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People and Politics Forum 28.01.2008

"Should Internet freedom be restricted?"


More information:

Revealing All on the Internet - How personal data is falling into the wrong hands

It's a gateway to the world, a place to access information at the touch of a button, a way to meet people and purchase goods...the Internet. Many people have no qualms about revealing their most intimate secrets to the world wide web, on photos, videos, or in chatrooms. And they think all this information will eventually be deleted. They couldn't be more wrong. Many people have long relinquished their private sphere to the Internet. Often without even knowing it, and sometimes with fatal consequences, for example when searching for a job.

Our question is:

"Should Internet freedom be restricted?"

Lee Davis Cornelius, USA, writes:

"No, we are having a debate about this subject in the States now. With the war on terror in full swing, we find our government spying on everyone it seems. The FISA legislation that President Bush would like to make permanent, would allow any party in government to spy on anyone they believe to be a threat to national security, without going to a judge for a warrant. There would be no rsite, and that is the Issue."

Gerhard Seeger, Philippines:

"Due to the large amount of misuse on the Internet I think some restrictions are necessary. We know that everything remains on the Internet. Anyone who cannot protect their private photographs or credit card details should not upload them. The losses incurred by online banking speak for themselves. Anyone who does not want to reveal such details should avoid the Internet. After all, we still have albums and notebooks."

Claus Stauffenberg, Australia:

"Restricting information on the Internet is difficult at best. But individuals should be protected from criminal enterprises operating from within Internet with a blanket IP ban on such operations. But this should not be used by the state to control access to information."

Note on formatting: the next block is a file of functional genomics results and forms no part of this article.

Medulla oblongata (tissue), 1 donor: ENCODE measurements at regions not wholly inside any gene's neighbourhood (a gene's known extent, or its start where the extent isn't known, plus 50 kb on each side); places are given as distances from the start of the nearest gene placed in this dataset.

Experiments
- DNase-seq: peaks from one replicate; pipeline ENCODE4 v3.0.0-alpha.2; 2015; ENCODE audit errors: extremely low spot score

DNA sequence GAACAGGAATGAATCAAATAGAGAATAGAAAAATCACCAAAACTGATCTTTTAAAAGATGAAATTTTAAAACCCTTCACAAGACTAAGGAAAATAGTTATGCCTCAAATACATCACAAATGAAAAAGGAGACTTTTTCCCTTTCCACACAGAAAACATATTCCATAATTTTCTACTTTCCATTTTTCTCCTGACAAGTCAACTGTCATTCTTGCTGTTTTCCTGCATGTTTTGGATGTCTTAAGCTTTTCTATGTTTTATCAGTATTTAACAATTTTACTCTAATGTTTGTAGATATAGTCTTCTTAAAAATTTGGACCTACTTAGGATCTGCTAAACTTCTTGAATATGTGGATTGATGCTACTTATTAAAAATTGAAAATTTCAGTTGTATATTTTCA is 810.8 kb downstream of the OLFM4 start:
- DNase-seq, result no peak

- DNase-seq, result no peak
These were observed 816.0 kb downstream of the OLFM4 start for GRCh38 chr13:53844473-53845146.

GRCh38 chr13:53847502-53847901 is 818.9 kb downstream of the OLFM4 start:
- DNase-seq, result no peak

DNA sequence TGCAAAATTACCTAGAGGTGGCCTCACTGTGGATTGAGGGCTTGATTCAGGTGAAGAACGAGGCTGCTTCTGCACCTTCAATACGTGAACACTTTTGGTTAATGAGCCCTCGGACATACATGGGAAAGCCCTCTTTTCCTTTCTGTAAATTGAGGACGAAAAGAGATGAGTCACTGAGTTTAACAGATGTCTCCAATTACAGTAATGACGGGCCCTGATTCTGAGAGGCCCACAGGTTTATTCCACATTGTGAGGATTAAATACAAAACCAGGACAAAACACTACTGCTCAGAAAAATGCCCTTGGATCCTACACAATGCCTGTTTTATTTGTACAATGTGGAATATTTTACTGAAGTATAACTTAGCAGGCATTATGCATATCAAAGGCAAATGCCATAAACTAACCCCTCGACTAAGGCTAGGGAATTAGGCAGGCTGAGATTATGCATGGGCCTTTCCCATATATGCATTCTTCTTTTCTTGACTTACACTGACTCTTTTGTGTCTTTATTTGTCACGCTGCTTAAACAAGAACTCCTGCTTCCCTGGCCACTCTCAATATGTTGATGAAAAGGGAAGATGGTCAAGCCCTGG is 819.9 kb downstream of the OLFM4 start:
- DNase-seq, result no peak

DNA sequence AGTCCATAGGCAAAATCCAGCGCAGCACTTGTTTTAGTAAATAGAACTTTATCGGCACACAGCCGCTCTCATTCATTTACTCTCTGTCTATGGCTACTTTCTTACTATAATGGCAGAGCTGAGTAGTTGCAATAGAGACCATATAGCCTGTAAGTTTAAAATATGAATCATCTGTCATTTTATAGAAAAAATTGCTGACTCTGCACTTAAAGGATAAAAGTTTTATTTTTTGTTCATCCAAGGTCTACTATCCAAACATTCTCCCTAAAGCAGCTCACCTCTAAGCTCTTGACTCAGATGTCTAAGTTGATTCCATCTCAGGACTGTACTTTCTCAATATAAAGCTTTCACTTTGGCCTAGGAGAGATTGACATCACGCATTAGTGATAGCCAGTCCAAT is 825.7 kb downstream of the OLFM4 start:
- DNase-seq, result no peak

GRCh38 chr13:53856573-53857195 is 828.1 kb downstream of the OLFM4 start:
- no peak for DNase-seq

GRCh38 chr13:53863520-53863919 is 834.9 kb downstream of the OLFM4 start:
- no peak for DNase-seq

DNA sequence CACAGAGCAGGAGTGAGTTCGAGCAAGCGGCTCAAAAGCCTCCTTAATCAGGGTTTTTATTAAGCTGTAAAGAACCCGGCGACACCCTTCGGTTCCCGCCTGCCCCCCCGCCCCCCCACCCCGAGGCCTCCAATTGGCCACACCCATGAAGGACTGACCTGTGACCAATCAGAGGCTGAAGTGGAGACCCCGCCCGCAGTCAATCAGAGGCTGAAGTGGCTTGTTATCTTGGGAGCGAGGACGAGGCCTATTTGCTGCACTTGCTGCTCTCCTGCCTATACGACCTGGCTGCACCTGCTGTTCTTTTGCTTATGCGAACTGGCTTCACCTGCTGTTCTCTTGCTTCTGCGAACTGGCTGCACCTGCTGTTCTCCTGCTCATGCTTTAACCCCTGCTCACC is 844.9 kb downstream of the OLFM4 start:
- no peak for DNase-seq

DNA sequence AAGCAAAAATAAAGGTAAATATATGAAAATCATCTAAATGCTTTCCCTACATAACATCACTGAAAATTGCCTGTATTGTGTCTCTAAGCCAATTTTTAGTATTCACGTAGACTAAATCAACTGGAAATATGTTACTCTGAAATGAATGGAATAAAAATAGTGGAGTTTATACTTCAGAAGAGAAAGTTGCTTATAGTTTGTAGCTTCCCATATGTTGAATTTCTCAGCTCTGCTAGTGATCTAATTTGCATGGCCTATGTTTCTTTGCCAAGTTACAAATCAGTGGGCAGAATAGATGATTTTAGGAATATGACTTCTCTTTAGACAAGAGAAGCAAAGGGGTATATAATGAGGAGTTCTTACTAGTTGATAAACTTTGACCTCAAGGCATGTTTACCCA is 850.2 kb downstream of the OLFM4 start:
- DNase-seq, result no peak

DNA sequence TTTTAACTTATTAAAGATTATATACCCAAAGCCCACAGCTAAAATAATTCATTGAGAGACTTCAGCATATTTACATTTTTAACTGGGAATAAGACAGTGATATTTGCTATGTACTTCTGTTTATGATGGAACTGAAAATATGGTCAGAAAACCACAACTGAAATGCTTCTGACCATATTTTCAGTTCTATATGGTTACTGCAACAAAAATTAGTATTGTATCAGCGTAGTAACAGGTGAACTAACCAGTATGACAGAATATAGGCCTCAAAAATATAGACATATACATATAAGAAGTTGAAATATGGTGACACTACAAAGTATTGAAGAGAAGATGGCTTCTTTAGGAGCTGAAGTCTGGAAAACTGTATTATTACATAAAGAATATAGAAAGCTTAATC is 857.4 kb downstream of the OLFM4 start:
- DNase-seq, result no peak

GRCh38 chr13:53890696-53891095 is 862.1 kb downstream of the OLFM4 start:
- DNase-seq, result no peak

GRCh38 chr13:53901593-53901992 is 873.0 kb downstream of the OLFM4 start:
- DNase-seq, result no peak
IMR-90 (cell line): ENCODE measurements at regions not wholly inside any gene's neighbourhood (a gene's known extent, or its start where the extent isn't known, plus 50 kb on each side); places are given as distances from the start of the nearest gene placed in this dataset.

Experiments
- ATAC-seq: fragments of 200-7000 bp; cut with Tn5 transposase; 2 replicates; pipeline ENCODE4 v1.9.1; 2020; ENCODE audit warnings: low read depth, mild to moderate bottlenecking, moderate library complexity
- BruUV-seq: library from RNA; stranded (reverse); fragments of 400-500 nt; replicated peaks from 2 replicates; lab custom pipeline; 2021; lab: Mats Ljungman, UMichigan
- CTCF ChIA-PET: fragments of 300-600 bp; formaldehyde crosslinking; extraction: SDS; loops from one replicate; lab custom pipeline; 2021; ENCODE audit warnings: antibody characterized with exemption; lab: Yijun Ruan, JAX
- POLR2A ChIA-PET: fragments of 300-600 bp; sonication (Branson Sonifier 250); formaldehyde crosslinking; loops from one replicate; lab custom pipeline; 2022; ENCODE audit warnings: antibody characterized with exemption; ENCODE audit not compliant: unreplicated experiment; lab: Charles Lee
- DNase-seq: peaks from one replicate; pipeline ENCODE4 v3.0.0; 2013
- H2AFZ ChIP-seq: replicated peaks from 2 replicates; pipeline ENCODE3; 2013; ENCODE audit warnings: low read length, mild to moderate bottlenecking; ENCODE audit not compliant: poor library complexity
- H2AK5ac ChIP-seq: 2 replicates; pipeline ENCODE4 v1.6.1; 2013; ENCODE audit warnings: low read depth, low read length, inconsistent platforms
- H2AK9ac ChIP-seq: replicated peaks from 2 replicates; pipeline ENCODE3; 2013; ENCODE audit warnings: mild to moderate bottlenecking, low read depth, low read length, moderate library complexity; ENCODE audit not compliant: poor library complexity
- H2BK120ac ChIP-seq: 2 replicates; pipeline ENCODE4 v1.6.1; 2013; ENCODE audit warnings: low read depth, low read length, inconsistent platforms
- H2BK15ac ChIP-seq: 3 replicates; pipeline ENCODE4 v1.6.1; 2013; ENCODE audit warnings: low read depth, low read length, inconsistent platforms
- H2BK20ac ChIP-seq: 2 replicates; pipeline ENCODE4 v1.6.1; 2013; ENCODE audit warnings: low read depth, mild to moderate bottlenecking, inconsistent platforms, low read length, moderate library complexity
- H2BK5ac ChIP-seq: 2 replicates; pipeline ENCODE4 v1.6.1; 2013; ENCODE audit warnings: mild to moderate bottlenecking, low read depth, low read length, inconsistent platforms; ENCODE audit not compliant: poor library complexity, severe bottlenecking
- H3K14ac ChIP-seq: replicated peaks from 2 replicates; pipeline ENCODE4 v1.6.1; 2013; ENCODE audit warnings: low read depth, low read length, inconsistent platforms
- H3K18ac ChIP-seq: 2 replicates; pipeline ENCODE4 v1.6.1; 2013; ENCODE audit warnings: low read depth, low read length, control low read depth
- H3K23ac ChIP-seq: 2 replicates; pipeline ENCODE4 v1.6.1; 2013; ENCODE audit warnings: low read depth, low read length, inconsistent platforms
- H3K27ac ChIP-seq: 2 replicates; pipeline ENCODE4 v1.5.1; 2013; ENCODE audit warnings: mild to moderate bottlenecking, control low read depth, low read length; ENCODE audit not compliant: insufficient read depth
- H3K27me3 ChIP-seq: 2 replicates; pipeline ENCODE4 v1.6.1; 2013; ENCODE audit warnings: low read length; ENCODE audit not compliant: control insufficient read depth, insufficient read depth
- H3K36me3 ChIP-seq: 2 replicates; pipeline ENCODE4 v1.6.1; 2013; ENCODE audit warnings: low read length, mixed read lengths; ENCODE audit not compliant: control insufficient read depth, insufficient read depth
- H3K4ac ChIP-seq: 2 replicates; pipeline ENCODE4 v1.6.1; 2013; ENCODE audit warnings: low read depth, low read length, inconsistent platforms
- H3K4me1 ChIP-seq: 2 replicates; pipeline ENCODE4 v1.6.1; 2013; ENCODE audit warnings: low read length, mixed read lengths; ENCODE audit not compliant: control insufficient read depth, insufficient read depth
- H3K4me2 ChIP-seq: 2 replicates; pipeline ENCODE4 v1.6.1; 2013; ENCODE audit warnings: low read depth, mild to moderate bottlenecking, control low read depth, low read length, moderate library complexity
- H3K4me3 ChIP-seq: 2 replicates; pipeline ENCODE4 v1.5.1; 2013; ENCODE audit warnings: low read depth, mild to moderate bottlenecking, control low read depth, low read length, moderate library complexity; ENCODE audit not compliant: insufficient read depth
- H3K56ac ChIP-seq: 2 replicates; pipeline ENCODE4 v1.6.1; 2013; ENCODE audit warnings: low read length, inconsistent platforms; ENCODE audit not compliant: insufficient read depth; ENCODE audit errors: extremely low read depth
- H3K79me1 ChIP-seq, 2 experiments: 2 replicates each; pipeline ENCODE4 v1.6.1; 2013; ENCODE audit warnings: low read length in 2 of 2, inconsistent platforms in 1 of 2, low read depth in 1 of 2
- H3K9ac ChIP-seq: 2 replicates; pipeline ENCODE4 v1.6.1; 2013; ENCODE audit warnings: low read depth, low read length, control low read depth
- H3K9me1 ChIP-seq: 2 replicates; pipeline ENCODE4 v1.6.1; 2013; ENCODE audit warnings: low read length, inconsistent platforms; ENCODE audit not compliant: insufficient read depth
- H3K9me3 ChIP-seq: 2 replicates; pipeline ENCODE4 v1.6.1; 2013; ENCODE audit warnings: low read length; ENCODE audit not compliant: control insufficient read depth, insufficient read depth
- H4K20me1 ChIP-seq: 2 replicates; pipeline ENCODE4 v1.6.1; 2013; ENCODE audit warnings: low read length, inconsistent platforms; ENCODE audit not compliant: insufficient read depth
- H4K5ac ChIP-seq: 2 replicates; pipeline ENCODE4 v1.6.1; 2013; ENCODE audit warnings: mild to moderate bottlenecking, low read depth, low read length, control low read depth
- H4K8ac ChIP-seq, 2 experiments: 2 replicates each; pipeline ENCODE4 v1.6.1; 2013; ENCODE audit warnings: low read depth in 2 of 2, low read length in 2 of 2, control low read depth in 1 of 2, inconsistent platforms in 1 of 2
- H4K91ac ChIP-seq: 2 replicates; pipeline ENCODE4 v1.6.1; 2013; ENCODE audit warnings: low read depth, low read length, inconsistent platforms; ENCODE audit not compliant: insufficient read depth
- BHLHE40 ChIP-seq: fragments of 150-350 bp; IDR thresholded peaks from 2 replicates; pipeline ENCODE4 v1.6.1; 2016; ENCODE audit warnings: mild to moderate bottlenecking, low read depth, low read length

Helge Weyland, Argentina:

"As warnings have existed for many years about providing personal details on the Internet such as bank account information, date of birth and photos, all I can say is that anyone who is stupid enough to do so deserves what they get."

Herbert Fuchs, Finland:

"The Internet is for humanity as a whole the giant rubbish tip of the 21st century and we could easily refer to it as a dunghill. Although admittedly you can find the odd gem in that dunghill. Acclaimed as the great road to freedom, the Internet is the opposite when it comes to real freedom, i.e. registering all entries and thoughts of individuals. In my opinion you achieve little if you try to apply the brakes to the Internet. The genie has unfortunately already escaped from the bottle. We all have to live with the fact that everyone decides for themself what they deposit on the rubbish tip. The state ought to allow its citizens the freedom of the Internet without restictions."

Klaus Dieck, Colombia:

"Of course the Internet must be free and uncensored. The right to free information exists. The Internet is a good basis for that if you separate the wheat from the chaff. I don’t send my personal details on a postcard, either."

Erwin Scholz, Costa Rica:

"Today’s world of chatter is on the lookout for prey via the Internet. The result is vile. People chat worldwide and that often has unpleasant consequences. So I’d say reduce the urge to gossip and maybe things would be better."

Werner Horbaty, Nicaragua:

"Only few people know that a password can be copied by a qualified programmer. It is also possible to intercept e-mails on the fast but lengthy journey to Europe. So if something seems important or an answer is required send it by registered mail. And request confirmation of receipt with both the private and company addresses of the person concerned."

Martin Burmeister, Venezuela:

"Unfortunately a restriction of freedom on the Internet is almost impossible. Everyone who uses the Net must be aware of the possible risks involved when entering personal details."

People and Politics reserves the right to shorten your answers.